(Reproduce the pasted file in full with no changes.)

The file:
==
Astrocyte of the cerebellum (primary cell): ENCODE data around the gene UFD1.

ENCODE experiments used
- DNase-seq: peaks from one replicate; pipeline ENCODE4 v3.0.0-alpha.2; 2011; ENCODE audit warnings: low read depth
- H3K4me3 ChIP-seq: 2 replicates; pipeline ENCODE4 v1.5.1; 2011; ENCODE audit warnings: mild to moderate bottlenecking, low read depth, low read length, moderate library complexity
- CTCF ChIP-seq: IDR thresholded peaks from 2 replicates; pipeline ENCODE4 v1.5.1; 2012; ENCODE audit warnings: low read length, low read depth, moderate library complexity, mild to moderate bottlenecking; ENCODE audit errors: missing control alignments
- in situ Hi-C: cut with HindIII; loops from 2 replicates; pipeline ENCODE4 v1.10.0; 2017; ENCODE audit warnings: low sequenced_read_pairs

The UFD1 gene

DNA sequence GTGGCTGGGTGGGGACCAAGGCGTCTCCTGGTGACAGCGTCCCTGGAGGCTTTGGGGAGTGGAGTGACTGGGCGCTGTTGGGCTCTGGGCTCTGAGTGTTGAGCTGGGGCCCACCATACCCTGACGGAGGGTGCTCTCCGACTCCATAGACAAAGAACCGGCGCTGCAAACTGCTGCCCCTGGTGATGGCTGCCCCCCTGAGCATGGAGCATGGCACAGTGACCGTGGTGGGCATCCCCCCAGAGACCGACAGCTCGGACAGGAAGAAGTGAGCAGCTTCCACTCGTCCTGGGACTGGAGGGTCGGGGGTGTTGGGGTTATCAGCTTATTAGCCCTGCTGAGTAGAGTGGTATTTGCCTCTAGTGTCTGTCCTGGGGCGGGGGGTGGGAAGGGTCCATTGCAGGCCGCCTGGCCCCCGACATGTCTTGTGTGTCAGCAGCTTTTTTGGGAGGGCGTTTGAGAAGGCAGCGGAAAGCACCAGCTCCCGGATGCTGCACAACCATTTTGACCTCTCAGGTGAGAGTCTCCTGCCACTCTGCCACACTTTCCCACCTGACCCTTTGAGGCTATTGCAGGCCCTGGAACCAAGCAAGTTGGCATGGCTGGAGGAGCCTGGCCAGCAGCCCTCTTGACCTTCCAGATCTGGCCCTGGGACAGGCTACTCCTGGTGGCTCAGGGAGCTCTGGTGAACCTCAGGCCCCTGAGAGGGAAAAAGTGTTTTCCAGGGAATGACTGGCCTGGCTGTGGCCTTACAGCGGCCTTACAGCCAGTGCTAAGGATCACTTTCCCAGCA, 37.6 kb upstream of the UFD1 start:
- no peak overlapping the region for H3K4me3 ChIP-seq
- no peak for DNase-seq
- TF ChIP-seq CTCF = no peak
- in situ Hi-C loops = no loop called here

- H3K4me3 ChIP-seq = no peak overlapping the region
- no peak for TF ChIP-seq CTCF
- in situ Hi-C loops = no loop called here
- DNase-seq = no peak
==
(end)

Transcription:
Astrocyte of the cerebellum (primary cell): ENCODE data around the gene UFD1.

ENCODE experiments used
- DNase-seq: peaks from one replicate; pipeline ENCODE4 v3.0.0-alpha.2; 2011; ENCODE audit warnings: low read depth
- H3K4me3 ChIP-seq: 2 replicates; pipeline ENCODE4 v1.5.1; 2011; ENCODE audit warnings: mild to moderate bottlenecking, low read depth, low read length, moderate library complexity
- CTCF ChIP-seq: IDR thresholded peaks from 2 replicates; pipeline ENCODE4 v1.5.1; 2012; ENCODE audit warnings: low read length, low read depth, moderate library complexity, mild to moderate bottlenecking; ENCODE audit errors: missing control alignments
- in situ Hi-C: cut with HindIII; loops from 2 replicates; pipeline ENCODE4 v1.10.0; 2017; ENCODE audit warnings: low sequenced_read_pairs

The UFD1 gene

DNA sequence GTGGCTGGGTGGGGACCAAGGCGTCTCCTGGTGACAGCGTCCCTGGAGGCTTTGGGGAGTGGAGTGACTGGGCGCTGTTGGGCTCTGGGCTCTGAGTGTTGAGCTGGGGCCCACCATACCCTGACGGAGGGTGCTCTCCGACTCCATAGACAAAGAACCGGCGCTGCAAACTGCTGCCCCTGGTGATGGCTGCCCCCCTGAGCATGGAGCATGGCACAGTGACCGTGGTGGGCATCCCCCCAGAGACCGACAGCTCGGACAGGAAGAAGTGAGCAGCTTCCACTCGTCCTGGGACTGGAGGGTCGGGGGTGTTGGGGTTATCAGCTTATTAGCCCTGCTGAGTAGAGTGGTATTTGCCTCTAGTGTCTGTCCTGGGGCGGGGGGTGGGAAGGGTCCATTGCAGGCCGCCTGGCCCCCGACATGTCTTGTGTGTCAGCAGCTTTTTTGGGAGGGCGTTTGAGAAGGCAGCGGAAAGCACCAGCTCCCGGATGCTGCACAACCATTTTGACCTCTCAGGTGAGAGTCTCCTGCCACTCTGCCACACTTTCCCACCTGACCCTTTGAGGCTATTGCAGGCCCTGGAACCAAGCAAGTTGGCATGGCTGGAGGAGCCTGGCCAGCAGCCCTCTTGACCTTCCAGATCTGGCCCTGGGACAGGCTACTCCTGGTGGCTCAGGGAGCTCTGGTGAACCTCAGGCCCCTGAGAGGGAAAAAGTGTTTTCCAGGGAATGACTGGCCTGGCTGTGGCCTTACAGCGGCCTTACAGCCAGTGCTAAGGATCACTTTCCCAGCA, 37.6 kb upstream of the UFD1 start:
- no peak overlapping the region for H3K4me3 ChIP-seq
- no peak for DNase-seq
- TF ChIP-seq CTCF = no peak
- in situ Hi-C loops = no loop called here

- H3K4me3 ChIP-seq = no peak overlapping the region
- no peak for TF ChIP-seq CTCF
- in situ Hi-C loops = no loop called here
- DNase-seq = no peak